For the past few weeks I have been working with people at one of Britain’s largest banks, developing ideas for a new performance management approach. In the bank’s context ‘performance management’ means ‘people management’; it’s about maximising the contribution that each colleague makes to the bank’s overall performance.
The challenge is enormous. The organisation employs many tens of thousands of people in a wide variety of roles and locations. There is an understandable desire for simplicity and transparency but also a need to ensure that any new approach works for everyone.
To guide us, we’ve been working through key decisions that we need to make and, although the end result is still a work in progress, two quite distinct world-views have started to take shape…
Specify and Control or Sense and Respond?
Who decides what matters and what to focus on? Our research has shown that the common approach of developing plans and cascading objectives leaves organisations slow to respond to change and short on grass-roots responsibility and innovation. At the bank we’ve seen that cascade objectives can quickly become redundant, performance improving faster than expected or context changing in other ways that leave a long wait for the 12 month performance cycle to complete before relevant new goals are set.
Instead of getting better at objective setting, we’re considering whether a performance management system that is clear about the purpose, values and behaviours that the bank holds dear would be sufficient for responsible and innovative practice to flourish.
- Could we do without the need to Specify and Control through cascade objectives?
- Would having clarity about purpose, values and behaviours be enough for individuals and teams to make Sense of their work and to Respond to the opportunities and issues that they confront everyday?
- Might alignment and control therefore be an output of creating a relentless focus on value and responsibility at the point of delivery rather than an input that risks constraining thinking and practice?
Move Information to Authority or Move Authority to Information?
Supporting these thoughts on creating a “Sense and Respond” approach, we’ve also been looking at how information flows in the organisation. The current performance management approach biases towards reporting upwards for decision making. People are evaluated by managers who rate their colleagues and who meet to calibrate their ratings (i.e. to check with each other for consistency). Colleagues typically feel they have to make their case to management, justifying their contribution. This results in lots of activity to gather, prepare, discuss and scrutinise evidence.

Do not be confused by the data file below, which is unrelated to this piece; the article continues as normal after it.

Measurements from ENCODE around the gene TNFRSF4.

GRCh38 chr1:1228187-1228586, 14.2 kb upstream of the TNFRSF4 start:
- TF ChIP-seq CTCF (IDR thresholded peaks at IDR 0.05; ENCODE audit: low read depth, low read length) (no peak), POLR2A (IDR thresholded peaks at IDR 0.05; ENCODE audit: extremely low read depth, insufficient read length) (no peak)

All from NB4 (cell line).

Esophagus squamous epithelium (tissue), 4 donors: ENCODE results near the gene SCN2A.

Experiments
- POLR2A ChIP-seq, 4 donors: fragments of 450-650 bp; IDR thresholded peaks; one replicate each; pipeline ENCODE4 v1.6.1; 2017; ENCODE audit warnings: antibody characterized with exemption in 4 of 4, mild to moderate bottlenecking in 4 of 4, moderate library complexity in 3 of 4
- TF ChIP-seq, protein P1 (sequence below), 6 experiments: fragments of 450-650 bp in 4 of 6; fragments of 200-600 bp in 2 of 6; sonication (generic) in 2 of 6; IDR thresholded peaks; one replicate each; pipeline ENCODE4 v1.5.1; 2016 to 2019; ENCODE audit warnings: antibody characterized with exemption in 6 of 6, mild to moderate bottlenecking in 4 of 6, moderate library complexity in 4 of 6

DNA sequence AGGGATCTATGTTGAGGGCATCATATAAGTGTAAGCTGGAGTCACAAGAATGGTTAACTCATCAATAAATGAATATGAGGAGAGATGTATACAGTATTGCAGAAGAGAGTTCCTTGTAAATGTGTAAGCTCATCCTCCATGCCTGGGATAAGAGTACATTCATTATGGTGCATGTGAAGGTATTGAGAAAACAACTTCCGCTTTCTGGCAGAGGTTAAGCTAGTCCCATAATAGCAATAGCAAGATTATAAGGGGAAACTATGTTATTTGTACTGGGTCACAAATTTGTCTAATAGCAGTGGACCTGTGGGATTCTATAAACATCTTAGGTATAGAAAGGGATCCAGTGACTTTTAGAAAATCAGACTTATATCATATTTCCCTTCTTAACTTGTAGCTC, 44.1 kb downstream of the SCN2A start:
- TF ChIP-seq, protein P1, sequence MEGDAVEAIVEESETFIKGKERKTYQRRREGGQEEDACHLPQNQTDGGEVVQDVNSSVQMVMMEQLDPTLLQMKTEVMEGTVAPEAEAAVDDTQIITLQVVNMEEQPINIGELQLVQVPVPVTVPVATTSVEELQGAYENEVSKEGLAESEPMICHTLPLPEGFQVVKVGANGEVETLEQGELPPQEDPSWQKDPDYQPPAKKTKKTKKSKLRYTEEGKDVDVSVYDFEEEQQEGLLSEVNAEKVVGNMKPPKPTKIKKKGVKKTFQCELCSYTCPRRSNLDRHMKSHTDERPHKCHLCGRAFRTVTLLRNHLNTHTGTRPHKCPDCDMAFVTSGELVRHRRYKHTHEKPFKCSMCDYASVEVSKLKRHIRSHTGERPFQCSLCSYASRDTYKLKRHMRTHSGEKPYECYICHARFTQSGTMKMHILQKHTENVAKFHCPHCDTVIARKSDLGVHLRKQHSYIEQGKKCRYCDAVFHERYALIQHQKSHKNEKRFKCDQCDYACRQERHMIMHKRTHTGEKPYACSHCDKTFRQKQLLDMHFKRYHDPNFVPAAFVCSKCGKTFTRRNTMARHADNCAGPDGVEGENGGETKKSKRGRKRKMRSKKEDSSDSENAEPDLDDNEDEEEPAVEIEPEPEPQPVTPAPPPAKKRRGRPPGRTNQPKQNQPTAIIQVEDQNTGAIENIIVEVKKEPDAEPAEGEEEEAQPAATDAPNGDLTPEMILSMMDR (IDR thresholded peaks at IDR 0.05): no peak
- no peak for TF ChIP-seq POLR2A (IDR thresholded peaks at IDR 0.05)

We’re exploring turning this approach on its head, not by asking colleagues to rate each other but by changing the flow of information and removing ratings altogether.
- What might performance management look like if it focused on ensuring that information and support are available to colleagues and teams so that they can make sense of how well they are doing for themselves?
- How might this help them to ‘Sense and Respond’ more rapidly and more effectively?
- What might it do for their sense of ownership and responsibility to the bank, its customers and to each other?
Develop From Attention To Deficits or Focus On Building Strengths?
From the start of our work to explore performance management at the bank, we heard colleagues consistently telling us two things:
- There is value in helping colleagues have clarity about how they are doing and how they can do better.
- Too often performance management can feel like a negative experience, focusing on what’s wrong and not doing enough to recognise what’s great.
At first pass this looks like a tension that needs to be managed. After all, a performance management system that only focuses on what’s going well could easily slide into providing the sort of false reassurance that keeps people and the organisation blind to opportunities and risks. We are thinking about how the framework of formative and summative feedback may provide a way to reconcile this seeming tension, ensuring that full and frank feedback always provides a positive platform for action rather than a sense of rebuke or failure, helping people and teams to build strengths.
- What is the role of feedback in a ‘Sense and Respond’ environment and who gives it?
- Can we help colleagues to see feedback to each other as a responsibility and from each other as a gift?
- Can frameworks like formative and summative feedback support this?
Manage Individual Performance or Remove Friction And Support Reflective Practice?